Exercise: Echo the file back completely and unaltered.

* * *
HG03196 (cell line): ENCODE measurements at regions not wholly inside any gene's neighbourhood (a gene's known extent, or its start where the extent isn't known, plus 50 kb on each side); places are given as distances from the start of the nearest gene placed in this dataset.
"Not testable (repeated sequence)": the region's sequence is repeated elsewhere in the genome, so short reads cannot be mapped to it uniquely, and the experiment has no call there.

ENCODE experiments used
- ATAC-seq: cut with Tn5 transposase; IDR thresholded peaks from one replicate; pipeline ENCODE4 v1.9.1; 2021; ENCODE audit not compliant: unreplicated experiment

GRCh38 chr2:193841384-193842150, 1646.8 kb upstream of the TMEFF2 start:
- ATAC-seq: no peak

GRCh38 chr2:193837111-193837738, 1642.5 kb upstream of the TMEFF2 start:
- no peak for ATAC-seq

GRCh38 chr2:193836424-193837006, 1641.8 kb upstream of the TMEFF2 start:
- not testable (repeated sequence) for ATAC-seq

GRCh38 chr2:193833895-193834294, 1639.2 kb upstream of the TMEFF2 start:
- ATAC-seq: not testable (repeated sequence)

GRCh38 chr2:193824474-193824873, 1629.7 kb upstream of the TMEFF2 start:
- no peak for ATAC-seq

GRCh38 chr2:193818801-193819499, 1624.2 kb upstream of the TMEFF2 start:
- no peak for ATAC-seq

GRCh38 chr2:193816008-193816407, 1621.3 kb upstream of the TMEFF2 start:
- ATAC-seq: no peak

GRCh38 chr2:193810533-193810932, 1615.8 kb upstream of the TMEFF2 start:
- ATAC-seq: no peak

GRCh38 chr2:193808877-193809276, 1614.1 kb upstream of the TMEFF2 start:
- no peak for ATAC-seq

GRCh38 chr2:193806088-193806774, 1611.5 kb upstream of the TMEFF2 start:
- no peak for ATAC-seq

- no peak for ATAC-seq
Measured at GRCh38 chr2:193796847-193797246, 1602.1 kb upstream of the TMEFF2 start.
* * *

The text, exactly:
HG03196 (cell line): ENCODE measurements at regions not wholly inside any gene's neighbourhood (a gene's known extent, or its start where the extent isn't known, plus 50 kb on each side); places are given as distances from the start of the nearest gene placed in this dataset.
"Not testable (repeated sequence)": the region's sequence is repeated elsewhere in the genome, so short reads cannot be mapped to it uniquely, and the experiment has no call there.

ENCODE experiments used
- ATAC-seq: cut with Tn5 transposase; IDR thresholded peaks from one replicate; pipeline ENCODE4 v1.9.1; 2021; ENCODE audit not compliant: unreplicated experiment

GRCh38 chr2:193841384-193842150, 1646.8 kb upstream of the TMEFF2 start:
- ATAC-seq: no peak

GRCh38 chr2:193837111-193837738, 1642.5 kb upstream of the TMEFF2 start:
- no peak for ATAC-seq

GRCh38 chr2:193836424-193837006, 1641.8 kb upstream of the TMEFF2 start:
- not testable (repeated sequence) for ATAC-seq

GRCh38 chr2:193833895-193834294, 1639.2 kb upstream of the TMEFF2 start:
- ATAC-seq: not testable (repeated sequence)

GRCh38 chr2:193824474-193824873, 1629.7 kb upstream of the TMEFF2 start:
- no peak for ATAC-seq

GRCh38 chr2:193818801-193819499, 1624.2 kb upstream of the TMEFF2 start:
- no peak for ATAC-seq

GRCh38 chr2:193816008-193816407, 1621.3 kb upstream of the TMEFF2 start:
- ATAC-seq: no peak

GRCh38 chr2:193810533-193810932, 1615.8 kb upstream of the TMEFF2 start:
- ATAC-seq: no peak

GRCh38 chr2:193808877-193809276, 1614.1 kb upstream of the TMEFF2 start:
- no peak for ATAC-seq

GRCh38 chr2:193806088-193806774, 1611.5 kb upstream of the TMEFF2 start:
- no peak for ATAC-seq

- no peak for ATAC-seq
Measured at GRCh38 chr2:193796847-193797246, 1602.1 kb upstream of the TMEFF2 start.